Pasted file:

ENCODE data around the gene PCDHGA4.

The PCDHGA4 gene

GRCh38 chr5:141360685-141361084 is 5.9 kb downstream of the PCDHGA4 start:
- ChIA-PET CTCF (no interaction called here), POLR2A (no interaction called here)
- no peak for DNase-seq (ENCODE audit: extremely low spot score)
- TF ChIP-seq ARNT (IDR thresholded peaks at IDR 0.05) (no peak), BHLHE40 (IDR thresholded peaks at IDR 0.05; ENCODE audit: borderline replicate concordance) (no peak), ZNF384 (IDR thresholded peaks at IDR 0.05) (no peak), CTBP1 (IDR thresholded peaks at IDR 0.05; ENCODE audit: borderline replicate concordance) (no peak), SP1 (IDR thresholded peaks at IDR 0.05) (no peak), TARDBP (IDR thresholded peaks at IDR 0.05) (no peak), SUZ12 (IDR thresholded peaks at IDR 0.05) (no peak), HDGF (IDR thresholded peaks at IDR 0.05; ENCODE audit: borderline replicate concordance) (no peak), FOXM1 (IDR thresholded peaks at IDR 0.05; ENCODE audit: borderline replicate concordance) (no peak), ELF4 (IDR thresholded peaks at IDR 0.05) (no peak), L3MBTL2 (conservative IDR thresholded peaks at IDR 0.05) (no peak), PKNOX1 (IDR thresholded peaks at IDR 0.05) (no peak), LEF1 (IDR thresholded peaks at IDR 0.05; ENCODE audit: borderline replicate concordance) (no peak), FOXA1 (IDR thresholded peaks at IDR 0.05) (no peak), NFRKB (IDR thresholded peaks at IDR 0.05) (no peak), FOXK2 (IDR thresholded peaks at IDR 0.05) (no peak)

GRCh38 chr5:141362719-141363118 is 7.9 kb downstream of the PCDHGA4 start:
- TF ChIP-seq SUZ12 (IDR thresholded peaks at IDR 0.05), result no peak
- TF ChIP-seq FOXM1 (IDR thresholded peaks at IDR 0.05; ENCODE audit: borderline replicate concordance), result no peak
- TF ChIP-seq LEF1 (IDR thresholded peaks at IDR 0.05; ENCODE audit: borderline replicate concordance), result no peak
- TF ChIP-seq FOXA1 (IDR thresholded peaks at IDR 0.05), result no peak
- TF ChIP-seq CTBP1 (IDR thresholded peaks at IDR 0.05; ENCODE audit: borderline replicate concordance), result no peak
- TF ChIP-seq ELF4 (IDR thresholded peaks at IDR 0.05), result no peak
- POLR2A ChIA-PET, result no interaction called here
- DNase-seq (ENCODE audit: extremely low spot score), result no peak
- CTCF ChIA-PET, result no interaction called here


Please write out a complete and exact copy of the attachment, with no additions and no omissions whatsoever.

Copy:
ENCODE data around the gene PCDHGA4.

The PCDHGA4 gene

GRCh38 chr5:141360685-141361084 is 5.9 kb downstream of the PCDHGA4 start:
- ChIA-PET CTCF (no interaction called here), POLR2A (no interaction called here)
- no peak for DNase-seq (ENCODE audit: extremely low spot score)
- TF ChIP-seq ARNT (IDR thresholded peaks at IDR 0.05) (no peak), BHLHE40 (IDR thresholded peaks at IDR 0.05; ENCODE audit: borderline replicate concordance) (no peak), ZNF384 (IDR thresholded peaks at IDR 0.05) (no peak), CTBP1 (IDR thresholded peaks at IDR 0.05; ENCODE audit: borderline replicate concordance) (no peak), SP1 (IDR thresholded peaks at IDR 0.05) (no peak), TARDBP (IDR thresholded peaks at IDR 0.05) (no peak), SUZ12 (IDR thresholded peaks at IDR 0.05) (no peak), HDGF (IDR thresholded peaks at IDR 0.05; ENCODE audit: borderline replicate concordance) (no peak), FOXM1 (IDR thresholded peaks at IDR 0.05; ENCODE audit: borderline replicate concordance) (no peak), ELF4 (IDR thresholded peaks at IDR 0.05) (no peak), L3MBTL2 (conservative IDR thresholded peaks at IDR 0.05) (no peak), PKNOX1 (IDR thresholded peaks at IDR 0.05) (no peak), LEF1 (IDR thresholded peaks at IDR 0.05; ENCODE audit: borderline replicate concordance) (no peak), FOXA1 (IDR thresholded peaks at IDR 0.05) (no peak), NFRKB (IDR thresholded peaks at IDR 0.05) (no peak), FOXK2 (IDR thresholded peaks at IDR 0.05) (no peak)

GRCh38 chr5:141362719-141363118 is 7.9 kb downstream of the PCDHGA4 start:
- TF ChIP-seq SUZ12 (IDR thresholded peaks at IDR 0.05), result no peak
- TF ChIP-seq FOXM1 (IDR thresholded peaks at IDR 0.05; ENCODE audit: borderline replicate concordance), result no peak
- TF ChIP-seq LEF1 (IDR thresholded peaks at IDR 0.05; ENCODE audit: borderline replicate concordance), result no peak
- TF ChIP-seq FOXA1 (IDR thresholded peaks at IDR 0.05), result no peak
- TF ChIP-seq CTBP1 (IDR thresholded peaks at IDR 0.05; ENCODE audit: borderline replicate concordance), result no peak
- TF ChIP-seq ELF4 (IDR thresholded peaks at IDR 0.05), result no peak
- POLR2A ChIA-PET, result no interaction called here
- DNase-seq (ENCODE audit: extremely low spot score), result no peak
- CTCF ChIA-PET, result no interaction called here